Maintaining equipment is a critical part of any business, and proper lubrication is essential for keeping machinery running smoothly. Unfortunately, many businesses struggle with the necessary knowledge to measure and plan proper lubrication. One method is the DIPF curve, which you can use in many ways to get the most out of your lubrication program. In this post, we’ll discuss what the DIPF curve is and how it can help you maintain your equipment.
What is the DIPF Curve?
The DIPF curve is the most common method to calculate frictional torque on a rotating shaft. It takes into account the effects of journal bearings, misalignment, and end-float. Knowing this calculation can help you improve lubrication effectiveness and overall equipment reliability.
The DIPF Curve vs. The PF Curve
The DIPF curve is a modern version of the PF curve. The PF curve is a potential failure functional failure curve. It was initially proposed to maintenance professionals in the Reliability-Centered Maintenance report by F. Stanley Nowlan and Howard F. Heap in 1978. The United States Department of Defense sponsored the report as a guide for equipment reliability management. The original design is a model for the most recent iterations of the curve, which reliability engineers are still developing and improving in response to a growing need to keep equipment running for as long as possible at the lowest possible cost of operation.
What are the DIPF Curve Components?
One of the most critical aspects of equipment health was missing from the original PF curve versions. The design component addresses issues such as:
- Did you choose the right motor for your application?
- Is the motor foundation structure secure enough to handle the motor forces?
- Will the pump have plenty of head pressure to pump the fluid up and through the rest of the system?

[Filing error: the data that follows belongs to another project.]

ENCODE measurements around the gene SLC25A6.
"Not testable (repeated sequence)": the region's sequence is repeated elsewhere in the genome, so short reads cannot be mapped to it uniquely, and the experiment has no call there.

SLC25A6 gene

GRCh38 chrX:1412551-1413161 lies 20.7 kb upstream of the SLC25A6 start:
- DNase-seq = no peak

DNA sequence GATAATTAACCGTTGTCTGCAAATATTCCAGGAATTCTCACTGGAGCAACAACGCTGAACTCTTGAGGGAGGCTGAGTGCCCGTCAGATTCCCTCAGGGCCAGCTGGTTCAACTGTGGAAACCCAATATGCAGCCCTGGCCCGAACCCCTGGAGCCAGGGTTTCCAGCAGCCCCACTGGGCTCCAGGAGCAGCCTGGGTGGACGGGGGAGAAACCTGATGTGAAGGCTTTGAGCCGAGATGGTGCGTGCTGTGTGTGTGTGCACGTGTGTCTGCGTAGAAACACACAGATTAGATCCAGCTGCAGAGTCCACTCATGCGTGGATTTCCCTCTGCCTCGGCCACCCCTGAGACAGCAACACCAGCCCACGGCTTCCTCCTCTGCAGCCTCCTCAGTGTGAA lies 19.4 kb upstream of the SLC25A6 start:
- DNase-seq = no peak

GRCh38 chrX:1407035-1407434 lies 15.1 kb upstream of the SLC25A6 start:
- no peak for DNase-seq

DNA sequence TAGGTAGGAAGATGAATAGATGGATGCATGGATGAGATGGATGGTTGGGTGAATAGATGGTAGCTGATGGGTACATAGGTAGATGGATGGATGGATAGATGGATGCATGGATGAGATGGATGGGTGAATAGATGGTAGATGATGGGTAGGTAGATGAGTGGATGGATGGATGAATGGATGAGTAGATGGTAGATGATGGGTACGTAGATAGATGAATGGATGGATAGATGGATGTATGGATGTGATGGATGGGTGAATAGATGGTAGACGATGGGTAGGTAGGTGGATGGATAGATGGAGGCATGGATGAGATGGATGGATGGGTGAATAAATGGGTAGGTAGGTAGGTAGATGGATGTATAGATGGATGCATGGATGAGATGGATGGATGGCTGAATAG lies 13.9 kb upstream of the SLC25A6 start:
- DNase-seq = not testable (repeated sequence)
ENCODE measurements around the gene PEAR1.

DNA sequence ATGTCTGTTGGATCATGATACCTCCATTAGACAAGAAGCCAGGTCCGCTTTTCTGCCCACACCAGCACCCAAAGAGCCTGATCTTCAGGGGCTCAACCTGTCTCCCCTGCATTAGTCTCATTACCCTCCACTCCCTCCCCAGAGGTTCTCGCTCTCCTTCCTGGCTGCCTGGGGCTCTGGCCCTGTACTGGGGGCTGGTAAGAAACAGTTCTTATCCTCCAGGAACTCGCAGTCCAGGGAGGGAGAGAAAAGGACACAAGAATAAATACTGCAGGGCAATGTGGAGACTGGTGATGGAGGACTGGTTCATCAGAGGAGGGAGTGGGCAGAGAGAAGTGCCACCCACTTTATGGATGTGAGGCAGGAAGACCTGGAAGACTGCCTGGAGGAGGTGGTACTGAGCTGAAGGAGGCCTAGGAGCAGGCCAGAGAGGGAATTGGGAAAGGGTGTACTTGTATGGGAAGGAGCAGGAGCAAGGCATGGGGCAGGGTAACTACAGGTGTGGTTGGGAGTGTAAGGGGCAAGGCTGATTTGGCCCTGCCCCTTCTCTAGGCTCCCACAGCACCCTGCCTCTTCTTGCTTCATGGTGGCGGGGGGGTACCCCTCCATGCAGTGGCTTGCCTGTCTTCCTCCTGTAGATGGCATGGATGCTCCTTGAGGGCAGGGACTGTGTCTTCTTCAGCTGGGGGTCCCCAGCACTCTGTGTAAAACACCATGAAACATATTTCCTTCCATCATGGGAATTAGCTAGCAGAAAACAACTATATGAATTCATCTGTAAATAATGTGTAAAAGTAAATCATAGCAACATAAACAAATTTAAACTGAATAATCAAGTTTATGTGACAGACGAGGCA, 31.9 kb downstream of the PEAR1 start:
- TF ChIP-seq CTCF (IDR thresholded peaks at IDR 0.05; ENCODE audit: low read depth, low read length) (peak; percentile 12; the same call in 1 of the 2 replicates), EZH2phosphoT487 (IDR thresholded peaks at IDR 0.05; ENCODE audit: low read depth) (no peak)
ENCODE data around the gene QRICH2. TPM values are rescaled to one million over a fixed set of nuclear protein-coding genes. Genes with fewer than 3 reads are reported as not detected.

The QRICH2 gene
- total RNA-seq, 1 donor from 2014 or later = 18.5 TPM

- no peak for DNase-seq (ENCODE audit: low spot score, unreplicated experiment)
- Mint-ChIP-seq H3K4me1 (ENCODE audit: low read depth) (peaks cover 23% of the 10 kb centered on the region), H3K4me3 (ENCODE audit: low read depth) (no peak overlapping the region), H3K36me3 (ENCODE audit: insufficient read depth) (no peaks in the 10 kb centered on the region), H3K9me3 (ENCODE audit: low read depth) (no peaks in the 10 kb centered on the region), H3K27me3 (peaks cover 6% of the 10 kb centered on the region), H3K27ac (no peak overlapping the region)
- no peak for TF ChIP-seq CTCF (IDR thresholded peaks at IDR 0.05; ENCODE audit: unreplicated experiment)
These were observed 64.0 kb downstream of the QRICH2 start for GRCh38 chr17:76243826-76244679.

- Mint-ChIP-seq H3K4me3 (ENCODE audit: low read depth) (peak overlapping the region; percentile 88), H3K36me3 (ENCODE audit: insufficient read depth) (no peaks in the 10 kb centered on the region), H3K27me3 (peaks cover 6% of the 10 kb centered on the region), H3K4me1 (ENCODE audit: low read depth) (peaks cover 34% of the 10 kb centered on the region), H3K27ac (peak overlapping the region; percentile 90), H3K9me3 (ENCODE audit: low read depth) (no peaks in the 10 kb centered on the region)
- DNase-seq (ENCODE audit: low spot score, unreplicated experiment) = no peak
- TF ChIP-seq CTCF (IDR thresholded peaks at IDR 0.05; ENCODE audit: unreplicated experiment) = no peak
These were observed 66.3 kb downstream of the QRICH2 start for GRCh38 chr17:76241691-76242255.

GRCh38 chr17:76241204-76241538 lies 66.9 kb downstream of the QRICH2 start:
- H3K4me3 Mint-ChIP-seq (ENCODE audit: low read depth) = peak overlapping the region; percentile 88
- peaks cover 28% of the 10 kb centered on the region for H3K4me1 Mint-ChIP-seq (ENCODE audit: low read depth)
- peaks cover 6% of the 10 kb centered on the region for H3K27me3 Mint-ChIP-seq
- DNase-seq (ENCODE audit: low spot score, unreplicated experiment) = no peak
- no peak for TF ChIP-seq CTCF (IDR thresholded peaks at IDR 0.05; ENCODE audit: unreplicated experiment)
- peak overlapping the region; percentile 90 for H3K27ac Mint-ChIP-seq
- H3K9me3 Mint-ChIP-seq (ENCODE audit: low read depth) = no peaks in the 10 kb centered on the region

Simply put, if you don’t design your equipment properly, it won’t be reliable. The reliability design phase makes or breaks the success of a reliability program and should not be overlooked. For equipment to last for a long time, it is vital to get the correct specifications.
Improper installation can ruin any system. The designed reliability from step one of the DIPF curve takes hold with proper installation. For example, take the same blueprints and build an identical house on sand and on a solid foundation. Which one will break down first? Even non-builders have an understanding that a structure is more reliable when properly built to specifications on a solid foundation. The same goes for your equipment.
To maintain a healthy, reliable system, you must follow proper installation methods. Proper installation ensures that the system is built with the intended level of reliability from the beginning. Alignment procedures must be followed, including thermal growth calculations and soft foot tests. Additionally, you should eliminate pipe strain in pumping systems. Finally, a reliability team member or a maintenance professional proficient in the system must conduct acceptance testing and verify the quality of the installation.